The house was divided in 1374 to allow for a widow's dower house, including a range at "the west end of the south side of the Great Chamber" and "a new Chamber at the East side with cellars built under the same". This corresponds exactly to the 2 timber framed ranges (the easterly with cellar) either side of the surviving gable of the "Great Chamber". The western range is extended by a range countinuously jettied towards the courtyard, but visible only inside the building. Two storey hall at present undecorated, leading from it the Grand Staircase of 1711, spiral balusters around an open well, with renewed moulded handrail and acorn newel heads, and original bolection moulded panelling. Back stairs with turned balusters, dog leg with half landing plan, headed by doorway with keyed arch on imposts. Newel staircase reversing direction of twist at half flight leads to attic. Heavy screen of c.1600 to cellar stairs with turned baluster ornament. 17th Century panelling survives in some upstairs rooms and re-used in 20th Century ballroom. Panelling of c.1711, designed in some cases for specific paintings and tapestries (now sold) survives in most state rooms and main bedrooms, as do 18th Century and early 19th Century fireplaces. The hall and library retain 1711 beamed and plastered ceilings; the drawing room and banquet room with 20th Century plastered ceiling, the ballroom with wooden ceiling of geometric panels. The work of 1711 was carried out for Colonel William Delaune, M.P.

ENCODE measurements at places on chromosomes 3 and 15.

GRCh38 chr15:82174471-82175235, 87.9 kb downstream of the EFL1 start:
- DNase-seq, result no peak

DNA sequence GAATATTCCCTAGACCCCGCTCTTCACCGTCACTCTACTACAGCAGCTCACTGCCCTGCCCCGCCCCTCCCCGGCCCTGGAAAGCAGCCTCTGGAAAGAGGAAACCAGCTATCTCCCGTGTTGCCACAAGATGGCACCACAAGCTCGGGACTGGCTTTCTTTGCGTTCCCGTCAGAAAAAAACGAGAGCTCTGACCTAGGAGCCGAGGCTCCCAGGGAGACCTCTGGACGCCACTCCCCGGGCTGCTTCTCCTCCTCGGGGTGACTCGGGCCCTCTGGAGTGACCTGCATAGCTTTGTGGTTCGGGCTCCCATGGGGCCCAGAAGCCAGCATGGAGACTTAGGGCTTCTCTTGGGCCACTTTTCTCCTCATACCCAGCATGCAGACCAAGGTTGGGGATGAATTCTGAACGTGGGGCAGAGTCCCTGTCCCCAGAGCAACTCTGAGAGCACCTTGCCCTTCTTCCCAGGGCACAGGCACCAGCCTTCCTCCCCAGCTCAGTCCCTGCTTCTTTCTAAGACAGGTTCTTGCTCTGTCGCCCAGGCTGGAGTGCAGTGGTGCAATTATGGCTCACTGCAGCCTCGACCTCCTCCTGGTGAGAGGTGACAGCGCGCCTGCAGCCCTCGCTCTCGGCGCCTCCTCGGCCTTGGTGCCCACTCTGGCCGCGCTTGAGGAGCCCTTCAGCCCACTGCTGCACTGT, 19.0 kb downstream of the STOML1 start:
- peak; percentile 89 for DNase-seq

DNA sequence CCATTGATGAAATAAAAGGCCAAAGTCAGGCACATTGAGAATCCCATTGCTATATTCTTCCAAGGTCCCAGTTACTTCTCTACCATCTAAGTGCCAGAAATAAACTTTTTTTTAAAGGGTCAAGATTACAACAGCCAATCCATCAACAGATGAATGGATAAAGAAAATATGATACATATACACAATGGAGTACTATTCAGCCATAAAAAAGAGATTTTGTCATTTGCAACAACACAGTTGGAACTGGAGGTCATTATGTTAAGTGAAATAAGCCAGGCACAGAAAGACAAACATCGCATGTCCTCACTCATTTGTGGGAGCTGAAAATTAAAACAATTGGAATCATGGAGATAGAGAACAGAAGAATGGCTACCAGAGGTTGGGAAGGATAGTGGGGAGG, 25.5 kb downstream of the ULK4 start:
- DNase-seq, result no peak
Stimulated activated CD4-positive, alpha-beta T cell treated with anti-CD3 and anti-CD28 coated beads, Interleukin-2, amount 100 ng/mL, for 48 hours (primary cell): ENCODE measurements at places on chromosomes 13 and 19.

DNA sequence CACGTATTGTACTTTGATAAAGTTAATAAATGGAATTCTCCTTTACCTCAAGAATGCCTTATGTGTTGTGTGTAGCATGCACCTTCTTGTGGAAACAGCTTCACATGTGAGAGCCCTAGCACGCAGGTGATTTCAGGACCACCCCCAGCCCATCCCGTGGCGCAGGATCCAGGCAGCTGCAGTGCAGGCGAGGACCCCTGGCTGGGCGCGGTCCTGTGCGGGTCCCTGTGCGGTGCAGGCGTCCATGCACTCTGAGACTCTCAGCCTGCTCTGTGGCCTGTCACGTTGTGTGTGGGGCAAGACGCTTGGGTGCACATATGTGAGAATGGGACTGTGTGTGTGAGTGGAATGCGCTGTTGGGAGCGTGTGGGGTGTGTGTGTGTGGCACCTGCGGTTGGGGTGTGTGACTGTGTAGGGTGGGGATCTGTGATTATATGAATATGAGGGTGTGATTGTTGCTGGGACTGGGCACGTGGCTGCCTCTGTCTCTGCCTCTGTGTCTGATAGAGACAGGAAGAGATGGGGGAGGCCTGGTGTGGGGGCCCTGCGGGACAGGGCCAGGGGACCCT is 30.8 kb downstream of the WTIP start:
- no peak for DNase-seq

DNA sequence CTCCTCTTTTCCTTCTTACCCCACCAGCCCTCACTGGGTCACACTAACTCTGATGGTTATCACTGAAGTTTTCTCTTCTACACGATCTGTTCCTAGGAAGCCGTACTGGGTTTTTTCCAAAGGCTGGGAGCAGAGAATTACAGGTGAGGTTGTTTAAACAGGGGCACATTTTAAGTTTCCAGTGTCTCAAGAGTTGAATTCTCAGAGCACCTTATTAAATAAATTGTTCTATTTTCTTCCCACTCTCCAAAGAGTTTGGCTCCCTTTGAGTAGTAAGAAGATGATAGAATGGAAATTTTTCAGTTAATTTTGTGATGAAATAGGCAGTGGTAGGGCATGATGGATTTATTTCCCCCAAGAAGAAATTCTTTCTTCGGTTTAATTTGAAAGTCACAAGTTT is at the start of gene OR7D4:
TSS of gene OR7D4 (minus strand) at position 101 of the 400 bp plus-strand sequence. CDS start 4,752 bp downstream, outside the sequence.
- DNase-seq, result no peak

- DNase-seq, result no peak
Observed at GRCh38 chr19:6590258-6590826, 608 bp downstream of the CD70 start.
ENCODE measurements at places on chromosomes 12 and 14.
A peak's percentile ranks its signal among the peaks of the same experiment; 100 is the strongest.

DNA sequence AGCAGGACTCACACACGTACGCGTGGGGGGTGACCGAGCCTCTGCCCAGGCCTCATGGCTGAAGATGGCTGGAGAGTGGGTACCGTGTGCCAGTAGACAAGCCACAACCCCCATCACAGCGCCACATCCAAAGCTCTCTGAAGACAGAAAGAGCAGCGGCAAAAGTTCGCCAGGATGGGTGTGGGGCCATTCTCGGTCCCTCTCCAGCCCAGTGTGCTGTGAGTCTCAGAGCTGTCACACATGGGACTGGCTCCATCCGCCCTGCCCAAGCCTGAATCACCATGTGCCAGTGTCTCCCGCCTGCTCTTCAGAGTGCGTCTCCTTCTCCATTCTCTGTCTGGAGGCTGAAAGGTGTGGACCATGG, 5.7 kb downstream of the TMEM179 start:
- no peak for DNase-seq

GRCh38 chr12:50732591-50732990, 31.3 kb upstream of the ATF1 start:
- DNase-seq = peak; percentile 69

Garden gates, piers and walls. 

Grade II listed Garden gates and walls. 18th Century and late 19th Century. 
Wrought iron gates and brick and flint walls. The main gates south west of Sharsted Court are 18th Century, re-erected here in 1882. Double carriage gates to the drive, with brick piers crested by winged bulls. Either side are pedestrian gates with elaborate overthrows, with brick piers crested by winged lions. The garden wall is here recessed towards the gates. A second 18th Century pedestrian gate with overthrow to north west of house, opposite main door, as an entrance to walled yew garden. The gardens comprise of a series of walled enclosures and terraces with an enclosing boundary wall, some 18th Century walling survives, but most is 19th Century, brick and flint, arcaded around terraces and walled gardens. There are several brick gates dated from 1877 to 1900, and a small conical summerhouse to the north of flint (built into the wall).

Gardener's Cottage 100 yards north of Sharsted Court 
Grade II listed Cottage. Late 19th Century. 
Red brick and timber framed with plaster infill with plain tiled roof. Two storeys with end jetty to right, bargeboarded gable to left and double central stacks to front and rear. Mullioned window with balcony on first floor to left, with gable, supported on attached shafts rising through both storeys, with mullioned oriel on brackets on ground floor below. Boarded door to right with pendant and bargeboard gabled porch. Oriel window on right return front.

Gazebo 50 yards south west of Sharsted Court  
Grade II listed Gazebo. 
1711 for Colonel William Delaune. Red brick and plain tile roof. Square plan. One storey and hipped roof with I glazing bar sash with shutters in each side except the north-east, which has double doors of 4 panels.each, at head of flight of 5 steps. The gazebo stands on a terrace with a round-arched entrance to tunnel below it, and low arcaded brick walls around it in part late 19th Century, with ball finials on piers.